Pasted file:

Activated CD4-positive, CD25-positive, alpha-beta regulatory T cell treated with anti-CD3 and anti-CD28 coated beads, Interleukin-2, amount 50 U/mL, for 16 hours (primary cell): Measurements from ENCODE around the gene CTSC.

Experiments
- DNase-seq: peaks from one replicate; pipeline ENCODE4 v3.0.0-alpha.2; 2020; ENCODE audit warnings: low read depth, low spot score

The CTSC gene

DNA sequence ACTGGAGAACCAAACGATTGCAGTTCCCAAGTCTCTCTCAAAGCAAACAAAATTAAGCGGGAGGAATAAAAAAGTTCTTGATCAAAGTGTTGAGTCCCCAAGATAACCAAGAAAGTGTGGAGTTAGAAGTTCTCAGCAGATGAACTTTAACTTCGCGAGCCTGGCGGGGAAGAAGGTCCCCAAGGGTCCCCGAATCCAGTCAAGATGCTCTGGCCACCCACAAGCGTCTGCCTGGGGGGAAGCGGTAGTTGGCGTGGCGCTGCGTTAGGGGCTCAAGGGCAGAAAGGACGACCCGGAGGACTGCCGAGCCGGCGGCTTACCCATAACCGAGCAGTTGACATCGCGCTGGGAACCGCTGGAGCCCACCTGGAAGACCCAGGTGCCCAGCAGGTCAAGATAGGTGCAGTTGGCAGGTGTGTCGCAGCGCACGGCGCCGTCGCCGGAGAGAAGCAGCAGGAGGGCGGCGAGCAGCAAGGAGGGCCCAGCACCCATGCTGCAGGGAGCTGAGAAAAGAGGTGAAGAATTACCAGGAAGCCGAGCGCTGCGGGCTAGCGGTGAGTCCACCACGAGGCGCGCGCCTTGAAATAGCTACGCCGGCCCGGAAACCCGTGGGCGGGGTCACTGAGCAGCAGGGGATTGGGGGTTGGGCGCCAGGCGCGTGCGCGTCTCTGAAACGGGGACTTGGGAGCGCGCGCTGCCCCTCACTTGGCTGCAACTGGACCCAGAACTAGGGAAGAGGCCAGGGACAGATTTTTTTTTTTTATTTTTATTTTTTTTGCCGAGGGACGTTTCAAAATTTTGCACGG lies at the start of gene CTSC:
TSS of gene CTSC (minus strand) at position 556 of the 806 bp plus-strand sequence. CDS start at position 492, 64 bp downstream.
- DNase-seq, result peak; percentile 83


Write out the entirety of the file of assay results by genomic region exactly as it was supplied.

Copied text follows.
Activated CD4-positive, CD25-positive, alpha-beta regulatory T cell treated with anti-CD3 and anti-CD28 coated beads, Interleukin-2, amount 50 U/mL, for 16 hours (primary cell): Measurements from ENCODE around the gene CTSC.

Experiments
- DNase-seq: peaks from one replicate; pipeline ENCODE4 v3.0.0-alpha.2; 2020; ENCODE audit warnings: low read depth, low spot score

The CTSC gene

DNA sequence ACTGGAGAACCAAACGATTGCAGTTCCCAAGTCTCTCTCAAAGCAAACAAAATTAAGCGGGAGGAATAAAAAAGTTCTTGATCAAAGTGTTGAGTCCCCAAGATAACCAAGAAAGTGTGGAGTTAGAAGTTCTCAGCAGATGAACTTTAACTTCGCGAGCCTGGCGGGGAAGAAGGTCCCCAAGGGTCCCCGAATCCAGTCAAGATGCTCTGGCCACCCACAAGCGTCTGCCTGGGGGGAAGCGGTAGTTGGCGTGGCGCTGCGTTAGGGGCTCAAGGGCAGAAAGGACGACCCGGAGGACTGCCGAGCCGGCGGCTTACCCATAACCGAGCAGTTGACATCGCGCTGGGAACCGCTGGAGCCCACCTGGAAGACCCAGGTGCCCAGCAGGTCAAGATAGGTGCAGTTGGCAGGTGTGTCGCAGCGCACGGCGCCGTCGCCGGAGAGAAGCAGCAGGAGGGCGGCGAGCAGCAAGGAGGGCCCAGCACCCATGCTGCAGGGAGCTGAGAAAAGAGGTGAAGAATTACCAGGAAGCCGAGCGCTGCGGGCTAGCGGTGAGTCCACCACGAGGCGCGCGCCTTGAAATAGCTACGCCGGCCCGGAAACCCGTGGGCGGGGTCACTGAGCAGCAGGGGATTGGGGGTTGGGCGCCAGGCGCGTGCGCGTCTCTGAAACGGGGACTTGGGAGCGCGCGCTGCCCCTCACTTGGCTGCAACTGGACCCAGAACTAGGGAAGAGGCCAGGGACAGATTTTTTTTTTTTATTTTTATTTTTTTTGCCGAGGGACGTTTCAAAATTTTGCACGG lies at the start of gene CTSC:
TSS of gene CTSC (minus strand) at position 556 of the 806 bp plus-strand sequence. CDS start at position 492, 64 bp downstream.
- DNase-seq, result peak; percentile 83